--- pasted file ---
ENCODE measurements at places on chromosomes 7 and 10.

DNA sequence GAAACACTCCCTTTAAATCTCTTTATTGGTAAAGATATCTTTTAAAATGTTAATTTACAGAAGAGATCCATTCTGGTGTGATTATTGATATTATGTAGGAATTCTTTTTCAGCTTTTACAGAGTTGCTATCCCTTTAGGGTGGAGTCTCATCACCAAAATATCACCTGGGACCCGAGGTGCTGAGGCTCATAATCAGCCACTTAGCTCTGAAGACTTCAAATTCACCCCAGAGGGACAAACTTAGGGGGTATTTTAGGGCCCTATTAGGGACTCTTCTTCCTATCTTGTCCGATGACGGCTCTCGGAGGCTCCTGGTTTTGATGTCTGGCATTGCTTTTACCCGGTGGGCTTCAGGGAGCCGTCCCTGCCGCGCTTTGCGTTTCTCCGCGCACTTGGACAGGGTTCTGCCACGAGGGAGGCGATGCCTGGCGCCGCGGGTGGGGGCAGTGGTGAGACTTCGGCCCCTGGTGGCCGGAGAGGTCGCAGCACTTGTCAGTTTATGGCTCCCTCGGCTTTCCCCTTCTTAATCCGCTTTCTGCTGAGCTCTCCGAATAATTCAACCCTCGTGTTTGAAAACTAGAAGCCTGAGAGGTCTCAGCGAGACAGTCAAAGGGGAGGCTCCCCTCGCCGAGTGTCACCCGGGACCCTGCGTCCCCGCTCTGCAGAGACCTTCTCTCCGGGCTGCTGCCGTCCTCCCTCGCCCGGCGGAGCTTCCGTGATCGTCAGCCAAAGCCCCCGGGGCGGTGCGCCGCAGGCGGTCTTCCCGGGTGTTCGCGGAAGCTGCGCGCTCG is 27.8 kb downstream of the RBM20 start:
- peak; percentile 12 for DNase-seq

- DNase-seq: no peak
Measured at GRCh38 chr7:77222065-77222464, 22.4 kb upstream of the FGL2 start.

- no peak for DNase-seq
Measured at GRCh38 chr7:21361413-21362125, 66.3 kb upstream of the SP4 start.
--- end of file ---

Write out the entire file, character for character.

ENCODE measurements at places on chromosomes 7 and 10.

DNA sequence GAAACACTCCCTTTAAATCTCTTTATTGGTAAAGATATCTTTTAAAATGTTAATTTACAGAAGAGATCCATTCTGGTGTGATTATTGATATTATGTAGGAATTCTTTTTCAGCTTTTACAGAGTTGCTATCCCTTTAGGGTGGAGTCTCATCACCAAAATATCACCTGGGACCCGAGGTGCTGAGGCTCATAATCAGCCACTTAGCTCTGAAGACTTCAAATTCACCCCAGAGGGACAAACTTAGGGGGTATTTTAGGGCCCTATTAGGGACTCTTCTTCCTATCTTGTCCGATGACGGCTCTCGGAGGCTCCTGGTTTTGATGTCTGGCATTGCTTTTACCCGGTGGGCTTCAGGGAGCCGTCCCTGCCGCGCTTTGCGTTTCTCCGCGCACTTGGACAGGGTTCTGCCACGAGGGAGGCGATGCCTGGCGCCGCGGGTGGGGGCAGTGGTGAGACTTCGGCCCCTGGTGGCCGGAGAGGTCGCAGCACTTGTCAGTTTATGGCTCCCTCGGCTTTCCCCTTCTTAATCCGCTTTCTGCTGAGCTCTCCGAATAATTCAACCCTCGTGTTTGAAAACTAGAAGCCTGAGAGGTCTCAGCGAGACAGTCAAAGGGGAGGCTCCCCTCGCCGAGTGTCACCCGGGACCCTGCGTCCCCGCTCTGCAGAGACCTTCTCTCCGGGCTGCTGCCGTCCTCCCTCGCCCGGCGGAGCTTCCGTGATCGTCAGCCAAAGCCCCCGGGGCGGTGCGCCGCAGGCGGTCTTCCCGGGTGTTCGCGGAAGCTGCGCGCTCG is 27.8 kb downstream of the RBM20 start:
- peak; percentile 12 for DNase-seq

- DNase-seq: no peak
Measured at GRCh38 chr7:77222065-77222464, 22.4 kb upstream of the FGL2 start.

- no peak for DNase-seq
Measured at GRCh38 chr7:21361413-21362125, 66.3 kb upstream of the SP4 start.